Grandchildren, the eclectic Philadelphia band led by Aleks Martray and Shari Bolar, is gearing up to release its fourth album next year, a self-titled record which will mark the next step in the band's sonic evolution. But, as is often the case, the band must look backward to move ahead. With the release of 'Zuni,' a single that shares the name of the band's 2015 LP, Grandchildren is taking a few steps forward. Martray was kind enough to answer a few questions about 'Zuni,' changes in process and the band's new record.

How is this LP different from the last two records? What was the recording process with just the two of you? Did that impact the sound of the the record?

This record was a complete departure in terms of process. It’s really an amalgamation of songs from across many years, like a musical journal of sorts. As I started piecing them together I realized there was a narrative unfolding. My first impulse was to share them with Shari, even though we hadn’t really spoken in nearly two years. We had always said when the time was right we’d find a way to collaborate, and this felt like the moment. When I reached out we were both shocked out how similarly we related to the music. It really seemed to capture both the highs and lows we had experienced while being out of touch. Within months she was on her way to Philly to join the band and work on the record. It was the first time we had really sung together and she intuitively had the harmonies and phrasing, like she knew the songs better than I did. From there on out, the album took on a life of its own. The songs evolved from sketches that felt like monologues into full arrangements that felt more like conversations. When I listen to the record now it makes me think of how something that seemed so unlikely can feel inevitable in retrospect.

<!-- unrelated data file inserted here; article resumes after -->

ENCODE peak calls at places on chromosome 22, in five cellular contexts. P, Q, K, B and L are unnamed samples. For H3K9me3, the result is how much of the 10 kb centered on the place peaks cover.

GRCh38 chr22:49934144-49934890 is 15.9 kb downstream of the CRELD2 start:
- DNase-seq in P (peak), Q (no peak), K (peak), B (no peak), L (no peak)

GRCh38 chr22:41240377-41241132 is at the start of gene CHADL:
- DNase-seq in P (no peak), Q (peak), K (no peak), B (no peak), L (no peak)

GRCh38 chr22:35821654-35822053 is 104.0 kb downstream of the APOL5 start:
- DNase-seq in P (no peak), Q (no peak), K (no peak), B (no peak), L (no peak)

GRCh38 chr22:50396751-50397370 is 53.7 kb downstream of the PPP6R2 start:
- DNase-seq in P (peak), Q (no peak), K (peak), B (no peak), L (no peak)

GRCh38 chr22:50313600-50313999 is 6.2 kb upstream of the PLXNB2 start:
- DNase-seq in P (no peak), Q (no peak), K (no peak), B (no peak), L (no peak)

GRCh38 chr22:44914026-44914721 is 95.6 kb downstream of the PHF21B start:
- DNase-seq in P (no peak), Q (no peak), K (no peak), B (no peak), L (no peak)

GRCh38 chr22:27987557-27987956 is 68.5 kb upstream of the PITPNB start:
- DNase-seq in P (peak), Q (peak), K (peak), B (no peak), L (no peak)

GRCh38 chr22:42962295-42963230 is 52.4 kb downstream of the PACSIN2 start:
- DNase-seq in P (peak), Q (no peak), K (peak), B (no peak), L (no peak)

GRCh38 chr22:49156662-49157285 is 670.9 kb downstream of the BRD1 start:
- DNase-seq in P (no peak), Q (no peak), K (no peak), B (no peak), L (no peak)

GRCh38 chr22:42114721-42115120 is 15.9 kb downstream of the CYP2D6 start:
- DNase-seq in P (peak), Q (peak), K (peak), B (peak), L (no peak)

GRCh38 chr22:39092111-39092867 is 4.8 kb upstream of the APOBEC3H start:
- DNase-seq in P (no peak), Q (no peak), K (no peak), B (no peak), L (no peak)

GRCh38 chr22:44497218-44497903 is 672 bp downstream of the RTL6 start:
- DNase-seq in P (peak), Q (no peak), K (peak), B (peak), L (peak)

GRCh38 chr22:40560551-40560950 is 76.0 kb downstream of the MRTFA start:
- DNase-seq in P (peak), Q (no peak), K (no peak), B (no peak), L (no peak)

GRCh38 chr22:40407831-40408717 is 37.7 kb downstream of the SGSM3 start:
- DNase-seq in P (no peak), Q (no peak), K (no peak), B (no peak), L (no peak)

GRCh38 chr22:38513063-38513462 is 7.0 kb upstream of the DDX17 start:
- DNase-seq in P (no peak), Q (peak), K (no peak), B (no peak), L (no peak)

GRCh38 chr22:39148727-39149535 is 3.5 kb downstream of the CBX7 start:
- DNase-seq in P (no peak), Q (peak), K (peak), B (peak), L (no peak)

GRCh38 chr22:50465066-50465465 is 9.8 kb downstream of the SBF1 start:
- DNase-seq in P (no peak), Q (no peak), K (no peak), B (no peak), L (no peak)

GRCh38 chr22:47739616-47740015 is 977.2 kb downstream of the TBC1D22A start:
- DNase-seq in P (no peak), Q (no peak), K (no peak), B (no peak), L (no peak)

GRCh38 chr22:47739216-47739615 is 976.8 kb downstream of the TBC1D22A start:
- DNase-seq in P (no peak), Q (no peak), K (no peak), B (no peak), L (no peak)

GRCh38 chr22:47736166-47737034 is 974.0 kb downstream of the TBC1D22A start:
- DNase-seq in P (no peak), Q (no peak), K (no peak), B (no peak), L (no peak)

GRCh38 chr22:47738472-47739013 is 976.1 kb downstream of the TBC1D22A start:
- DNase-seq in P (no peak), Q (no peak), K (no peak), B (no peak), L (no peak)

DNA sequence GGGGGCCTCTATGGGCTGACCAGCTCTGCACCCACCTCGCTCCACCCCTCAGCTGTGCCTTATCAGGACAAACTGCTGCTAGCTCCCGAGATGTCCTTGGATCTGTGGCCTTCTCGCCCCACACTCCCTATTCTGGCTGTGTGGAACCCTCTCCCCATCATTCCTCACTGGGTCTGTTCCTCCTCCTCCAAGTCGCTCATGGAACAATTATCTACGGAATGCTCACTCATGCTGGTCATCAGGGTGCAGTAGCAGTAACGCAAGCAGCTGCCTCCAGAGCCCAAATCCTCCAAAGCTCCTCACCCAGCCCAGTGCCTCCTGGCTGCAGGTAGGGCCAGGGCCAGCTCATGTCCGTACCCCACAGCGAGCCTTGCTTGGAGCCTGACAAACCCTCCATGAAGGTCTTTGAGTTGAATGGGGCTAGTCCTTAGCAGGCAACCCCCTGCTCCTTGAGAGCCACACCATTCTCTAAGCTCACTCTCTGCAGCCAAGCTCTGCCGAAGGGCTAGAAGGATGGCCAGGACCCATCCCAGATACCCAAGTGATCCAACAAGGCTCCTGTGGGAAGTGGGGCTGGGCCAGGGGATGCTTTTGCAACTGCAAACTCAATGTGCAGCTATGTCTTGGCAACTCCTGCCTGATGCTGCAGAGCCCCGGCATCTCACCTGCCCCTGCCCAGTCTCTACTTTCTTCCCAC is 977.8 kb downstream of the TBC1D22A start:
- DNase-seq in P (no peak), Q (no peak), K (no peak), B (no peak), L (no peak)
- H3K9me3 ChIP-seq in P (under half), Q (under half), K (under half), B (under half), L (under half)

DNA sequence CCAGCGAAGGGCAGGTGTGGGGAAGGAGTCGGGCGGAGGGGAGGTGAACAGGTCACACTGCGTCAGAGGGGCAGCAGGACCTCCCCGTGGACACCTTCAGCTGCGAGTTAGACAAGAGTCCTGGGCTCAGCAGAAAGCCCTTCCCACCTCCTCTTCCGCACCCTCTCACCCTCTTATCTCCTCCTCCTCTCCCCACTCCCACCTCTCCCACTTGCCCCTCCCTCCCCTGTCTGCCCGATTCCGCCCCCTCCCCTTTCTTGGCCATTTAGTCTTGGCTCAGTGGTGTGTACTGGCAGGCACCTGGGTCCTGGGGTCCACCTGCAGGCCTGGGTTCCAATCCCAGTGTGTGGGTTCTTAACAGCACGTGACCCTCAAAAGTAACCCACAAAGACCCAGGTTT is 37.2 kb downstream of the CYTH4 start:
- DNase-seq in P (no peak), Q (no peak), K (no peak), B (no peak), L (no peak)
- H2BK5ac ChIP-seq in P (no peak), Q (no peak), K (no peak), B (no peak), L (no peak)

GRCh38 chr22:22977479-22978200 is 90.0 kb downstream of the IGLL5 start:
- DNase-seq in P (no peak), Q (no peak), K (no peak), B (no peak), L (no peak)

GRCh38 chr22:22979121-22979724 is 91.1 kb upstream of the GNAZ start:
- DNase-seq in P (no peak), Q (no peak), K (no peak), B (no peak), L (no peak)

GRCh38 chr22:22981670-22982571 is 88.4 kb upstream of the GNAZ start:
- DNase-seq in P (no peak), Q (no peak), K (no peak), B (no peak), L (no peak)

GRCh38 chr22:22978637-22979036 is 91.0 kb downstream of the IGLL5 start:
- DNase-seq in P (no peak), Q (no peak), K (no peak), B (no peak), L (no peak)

Why wasn't "Zuni" on the the last record, since that was the title of your third album?

I have this habit of finally figuring out what a record is all about at the very end of making it. This tends to mean the title track always comes last, as happened with both Everlasting and Golden Age. In this case, it came a couple months too late and didn’t even make the record. But I found the song to be like a musical compass for the next record. It reflected my desire to pair down and go back to basics (acoustic guitar, vocals) and create sturdy, authentic songs that don’t depend on complicated arrangements trying to prove something. Listening back, the track definitely belongs on the new record and set the tone for the new sound. I think it's a perfect example of a song that really came to life with the addition of Shari’s vocals, which makes me feel like like the song came together when it was supposed to. Sometimes songs dictate their own timetable.

What can fans expect with the live show now. What will the set-up be like?

I think as we’ve evolved we’ve become more interested in connecting with audiences than just impressing them. We’ve traded in a lot of the fancy electronics and stage antics (instrument trading/rotating, etc) to just focus on enjoying the music with the audience. Like the new record, our live show is really centered around the vocal harmonies and our on-stage chemistry. (Not to mention Shari’s incredible outfits!)

How has the band and this record, in particular, grown since its inception? Has the Philly scene changed your musical evolution as a result?

Emerging from such an eclectic & supportive Philly DIY/underground scene exposed us to so many incredible artists and most importantly allowed us to cultivate our own sound. As the scene has evolved, we’ve evolved with it. There are so many more venues, promoters and artists here than ever before, many of whom are finally becoming recognized on a national level. The new record was actually the last recording made at the DIY venue we used to run before closing its doors. Danger Danger Gallery was a place where so many big names got their start -- Hop-Along, War on Drugs, as well as non-Philly acts like Tune-yards and Future Islands. It made the recording experience nostalgic and bittersweet, but definitely felt like closure on an important era for both the Philly scene and Grandchildren as a band.

Grandchildren's self-titled LP is due out next year via Ernest Jenning Record Co. You can pre-order it here.